Jean Rodriguez, for the United Nations Economic Commission for Europe (UNECE), informed that the UNECE was launching the report “Reconciling resource uses: Assessment of the water-food-energy-ecosystems nexus in the North Western Sahara Aquifer System”. The aquifer, shared by Algeria, Libya and Tunisia, was North Africa’s largest groundwater reserve, supporting the lives and livelihoods of 4.8 million inhabitants. The aquifer system was naturally vulnerable due its low natural recharge.
Pressures on water had been increasing over the past three decades with the rise of new industrial agriculture, with water abstraction currently standing at three times the aquifer’s natural recharge rate (one billion cubic meters per year). That resulted in pressures on water and soil quality, leading to a vicious cycle of reduced agricultural productivity and increased energy demand for pumping from deep wells.
The report underlined the urgency of taking action across borders and sectors to address the threats leading to the degradation of the aquifer system. Cross-sectoral collaboration was the key to provide the highest level of water, energy and food security, as well as adaptation in the face of climate change.
UNECE press release is available here.
Refugee high education
Shabia Mantoo, for the United Nations Refugee Agency (UNHCR), said that with only three per cent of refugees accessing higher education, UNHCR was urging governments and donors to help bridge critical gaps by ensuring the inclusion of refugee students in national education systems and the continuity of tertiary education programs, as well as offering more places for refugees. The COVID-19 pandemic had been tough for students and especially for refugees, 85 per cent of whom resided in developing or least developed countries.
On the other hand, 2019 had been a record year for UNHCR’s higher education scholarship scheme known as the DAFI programme (the Albert Einstein German Academic Refugee Initiative), largely funded by the German government with the Government of Denmark as a new partner.
To withstand the impact of the COVID-19 pandemic, UNHCR was calling on governments, the private sector, civil society and other key stakeholders to help strengthen and improve refuge inclusion and accessibility to national education systems in refugee host countries and to secure and safeguard education financing. Without such action, countless futures would be jeopardized, stressed Ms. Mantoo.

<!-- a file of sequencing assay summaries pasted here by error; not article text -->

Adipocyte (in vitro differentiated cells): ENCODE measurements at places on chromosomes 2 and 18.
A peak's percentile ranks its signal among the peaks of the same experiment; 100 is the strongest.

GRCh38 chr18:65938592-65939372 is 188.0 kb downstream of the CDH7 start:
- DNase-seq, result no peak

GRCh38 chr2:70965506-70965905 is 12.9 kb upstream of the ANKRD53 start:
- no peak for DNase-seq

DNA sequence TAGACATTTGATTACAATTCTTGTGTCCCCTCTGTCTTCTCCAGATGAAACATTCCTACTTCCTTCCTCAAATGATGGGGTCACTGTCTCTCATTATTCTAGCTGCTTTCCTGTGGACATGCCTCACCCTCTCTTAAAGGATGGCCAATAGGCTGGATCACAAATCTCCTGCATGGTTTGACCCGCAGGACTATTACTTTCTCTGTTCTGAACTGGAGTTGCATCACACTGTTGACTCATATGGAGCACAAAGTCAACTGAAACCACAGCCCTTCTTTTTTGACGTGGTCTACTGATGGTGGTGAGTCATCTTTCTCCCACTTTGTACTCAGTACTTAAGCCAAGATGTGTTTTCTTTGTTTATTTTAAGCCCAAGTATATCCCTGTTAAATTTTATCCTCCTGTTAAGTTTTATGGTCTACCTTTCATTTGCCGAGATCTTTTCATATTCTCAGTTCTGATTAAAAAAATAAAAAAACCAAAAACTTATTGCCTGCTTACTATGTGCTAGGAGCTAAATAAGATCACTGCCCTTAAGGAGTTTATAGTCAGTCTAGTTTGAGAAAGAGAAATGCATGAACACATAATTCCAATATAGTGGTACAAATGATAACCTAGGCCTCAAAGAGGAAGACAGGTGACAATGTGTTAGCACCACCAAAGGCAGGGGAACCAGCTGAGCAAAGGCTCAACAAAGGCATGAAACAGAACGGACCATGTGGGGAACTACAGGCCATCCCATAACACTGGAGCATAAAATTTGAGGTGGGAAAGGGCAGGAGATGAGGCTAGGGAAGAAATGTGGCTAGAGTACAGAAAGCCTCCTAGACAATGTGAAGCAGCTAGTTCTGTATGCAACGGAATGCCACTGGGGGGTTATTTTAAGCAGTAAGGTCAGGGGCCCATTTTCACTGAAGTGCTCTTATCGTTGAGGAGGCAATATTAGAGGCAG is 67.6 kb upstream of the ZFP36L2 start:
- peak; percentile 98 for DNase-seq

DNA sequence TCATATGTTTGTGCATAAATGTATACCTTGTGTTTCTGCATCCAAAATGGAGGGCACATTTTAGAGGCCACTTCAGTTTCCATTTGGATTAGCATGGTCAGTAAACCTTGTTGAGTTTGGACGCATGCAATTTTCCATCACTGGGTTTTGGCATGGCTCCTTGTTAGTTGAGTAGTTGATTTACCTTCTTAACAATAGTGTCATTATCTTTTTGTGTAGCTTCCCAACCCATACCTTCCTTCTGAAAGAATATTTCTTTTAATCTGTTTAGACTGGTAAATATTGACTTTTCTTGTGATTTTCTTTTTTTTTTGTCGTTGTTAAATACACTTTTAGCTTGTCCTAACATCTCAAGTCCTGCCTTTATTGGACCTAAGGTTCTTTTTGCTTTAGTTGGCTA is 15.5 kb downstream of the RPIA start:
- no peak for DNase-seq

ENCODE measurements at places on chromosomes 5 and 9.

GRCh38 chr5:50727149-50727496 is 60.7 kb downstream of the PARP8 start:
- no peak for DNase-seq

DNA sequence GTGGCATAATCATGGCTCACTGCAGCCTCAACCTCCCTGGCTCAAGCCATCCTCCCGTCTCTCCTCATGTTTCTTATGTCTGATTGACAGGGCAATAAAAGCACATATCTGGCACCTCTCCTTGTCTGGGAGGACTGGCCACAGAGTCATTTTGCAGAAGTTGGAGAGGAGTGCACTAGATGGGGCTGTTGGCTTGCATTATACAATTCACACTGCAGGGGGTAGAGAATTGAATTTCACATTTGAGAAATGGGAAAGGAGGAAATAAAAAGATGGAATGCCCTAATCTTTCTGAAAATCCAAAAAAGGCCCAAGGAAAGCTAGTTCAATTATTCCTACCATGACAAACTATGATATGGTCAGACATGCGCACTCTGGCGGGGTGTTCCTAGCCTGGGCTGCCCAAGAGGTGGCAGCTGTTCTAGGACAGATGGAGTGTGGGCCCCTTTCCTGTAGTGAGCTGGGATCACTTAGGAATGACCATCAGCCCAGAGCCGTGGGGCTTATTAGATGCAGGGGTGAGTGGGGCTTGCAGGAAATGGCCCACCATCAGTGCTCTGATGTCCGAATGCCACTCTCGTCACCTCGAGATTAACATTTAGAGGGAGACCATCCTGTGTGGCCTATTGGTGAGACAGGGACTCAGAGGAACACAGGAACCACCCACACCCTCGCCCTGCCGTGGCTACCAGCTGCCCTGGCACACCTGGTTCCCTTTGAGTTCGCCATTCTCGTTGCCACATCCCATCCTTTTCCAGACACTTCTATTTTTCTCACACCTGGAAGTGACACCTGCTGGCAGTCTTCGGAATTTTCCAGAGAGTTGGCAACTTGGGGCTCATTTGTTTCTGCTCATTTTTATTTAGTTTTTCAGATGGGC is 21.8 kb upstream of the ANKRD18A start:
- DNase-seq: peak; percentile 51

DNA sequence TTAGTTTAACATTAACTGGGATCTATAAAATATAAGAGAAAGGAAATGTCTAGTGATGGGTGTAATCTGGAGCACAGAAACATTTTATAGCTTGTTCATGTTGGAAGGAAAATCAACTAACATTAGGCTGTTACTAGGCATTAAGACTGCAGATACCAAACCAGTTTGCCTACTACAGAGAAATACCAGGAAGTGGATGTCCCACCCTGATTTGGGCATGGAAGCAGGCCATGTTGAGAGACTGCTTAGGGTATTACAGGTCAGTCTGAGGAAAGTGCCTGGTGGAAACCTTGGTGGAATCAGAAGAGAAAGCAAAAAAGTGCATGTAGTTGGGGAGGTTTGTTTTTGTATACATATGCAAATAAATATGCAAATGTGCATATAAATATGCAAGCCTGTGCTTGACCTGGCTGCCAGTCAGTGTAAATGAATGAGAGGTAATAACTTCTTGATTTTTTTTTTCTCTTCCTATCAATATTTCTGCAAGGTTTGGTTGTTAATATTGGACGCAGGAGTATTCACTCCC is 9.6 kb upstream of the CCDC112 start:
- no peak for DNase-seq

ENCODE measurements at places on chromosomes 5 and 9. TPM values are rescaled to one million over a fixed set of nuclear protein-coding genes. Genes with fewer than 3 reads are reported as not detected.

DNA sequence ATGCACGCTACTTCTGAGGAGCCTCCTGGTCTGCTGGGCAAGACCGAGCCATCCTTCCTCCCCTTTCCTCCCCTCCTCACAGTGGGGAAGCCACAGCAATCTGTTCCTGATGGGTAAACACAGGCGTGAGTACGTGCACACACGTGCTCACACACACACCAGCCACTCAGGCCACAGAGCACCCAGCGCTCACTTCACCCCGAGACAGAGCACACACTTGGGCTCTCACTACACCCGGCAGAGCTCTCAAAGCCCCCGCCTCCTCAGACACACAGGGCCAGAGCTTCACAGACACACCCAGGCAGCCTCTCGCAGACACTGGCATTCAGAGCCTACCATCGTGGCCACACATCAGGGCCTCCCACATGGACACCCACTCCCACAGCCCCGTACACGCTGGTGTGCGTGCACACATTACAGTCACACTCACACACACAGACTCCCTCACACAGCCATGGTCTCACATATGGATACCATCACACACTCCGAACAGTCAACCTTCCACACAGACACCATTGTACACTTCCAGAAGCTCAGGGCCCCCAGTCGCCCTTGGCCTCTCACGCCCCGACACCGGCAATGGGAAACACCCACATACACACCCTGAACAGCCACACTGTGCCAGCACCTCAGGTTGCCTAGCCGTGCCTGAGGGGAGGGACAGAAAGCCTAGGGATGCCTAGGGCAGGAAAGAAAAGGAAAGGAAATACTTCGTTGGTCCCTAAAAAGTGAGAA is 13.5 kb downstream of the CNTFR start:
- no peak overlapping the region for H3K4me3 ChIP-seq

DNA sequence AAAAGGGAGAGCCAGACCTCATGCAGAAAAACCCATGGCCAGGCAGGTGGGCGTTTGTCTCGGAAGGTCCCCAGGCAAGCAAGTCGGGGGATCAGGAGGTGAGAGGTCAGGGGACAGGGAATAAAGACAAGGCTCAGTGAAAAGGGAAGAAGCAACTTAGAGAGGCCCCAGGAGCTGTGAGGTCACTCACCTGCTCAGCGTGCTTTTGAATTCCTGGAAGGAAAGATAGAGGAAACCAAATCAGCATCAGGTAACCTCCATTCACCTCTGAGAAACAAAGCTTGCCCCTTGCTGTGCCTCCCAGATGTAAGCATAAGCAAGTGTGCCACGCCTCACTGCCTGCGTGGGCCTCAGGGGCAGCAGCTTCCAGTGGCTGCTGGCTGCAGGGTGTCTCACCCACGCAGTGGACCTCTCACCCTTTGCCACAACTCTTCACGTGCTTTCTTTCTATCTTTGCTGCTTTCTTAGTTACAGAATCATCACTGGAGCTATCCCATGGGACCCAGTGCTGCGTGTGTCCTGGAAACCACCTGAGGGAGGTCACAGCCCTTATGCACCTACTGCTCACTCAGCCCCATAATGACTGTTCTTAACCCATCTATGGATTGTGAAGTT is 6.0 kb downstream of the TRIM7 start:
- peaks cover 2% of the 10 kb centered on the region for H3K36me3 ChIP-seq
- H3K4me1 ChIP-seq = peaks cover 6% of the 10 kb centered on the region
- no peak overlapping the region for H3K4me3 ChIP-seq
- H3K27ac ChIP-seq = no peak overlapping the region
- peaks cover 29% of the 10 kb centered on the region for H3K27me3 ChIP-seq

UNHCR’s report “Refugee Students in Higher Education” can be found here.
Full press release is available here.
UN General Assembly
Alessandra Vellucci, for the United Nations Information Service (UNIS), informed that the General Assembly would conclude its general debate today. Together with the Prime Ministers of Jamaica and Canada, the Secretary-General today would host a high-level event on financing for COVID-19. It would be followed by an event by UN Women on tackling gender-based violence.
All these events would be virtual and visible on webtv.un.org
Tomson Phiri, for the World Food Programme (WFP), informed that the WFP and the Economic Commission for Latin America and the Caribbean (ECLAC) would present on 30 September at 7 p.m. Geneva time the results of the study “The Cost of the Double Burden of Malnutrition: Social and Economic Impact for Guatemala”. The study revealed that malnutrition had significant and negative impacts on disease and mortality rates, in the educational outcomes and productivity. The launch would be done via the WFP Spanish Facebook page.
Vittorio Cammarota, for the International Trade Center (ITC), announced that as of 1 October, Pamela Coke-Hamilton would join the ITC as the Executive Director. Ms. Coke-Hamilton was currently Director of the Division on International Trade and Commodities at UNCTAD. Ms. Coke-Hamilton’s full biography was available here. The new Executive Director’s first public engagement would be at the Geneva Trade Week on 1 October at 1 p.m. in the plenary session on trade.
Mr. Cammarota also informed that on 7-8 October, the ITC would host the (virtual) Good Trade Summit. More information would be shared later in the week.
Margaret Harris, for the World Health Organization (WHO), informed that the WHO had issued new fair pricing guidance, the goal of which was to ensure that medicines were accessible to everyone.
Alessandra Vellucci, for the United Nations Information Service (UNIS), informed that today was the first-ever International Day against Food Loss and Waste, on which occasion there would be an event in New York.
The Committee on Economic, Social and Cultural Rights had postponed to a later date the opening of its virtual 68th session.
The Committee on Enforced Disappearances would resume its session on 5 October to hold its dialogue with Iraq.
The Committee on the Rights of the Child would hold its next public meeting for the closure of the session, on 1 October at 5 p.m.
Finally, Ms. Vellucci reminded about the inauguration of the new temporary facility at UN Geneva, Tempus, today at 12:30 p.m.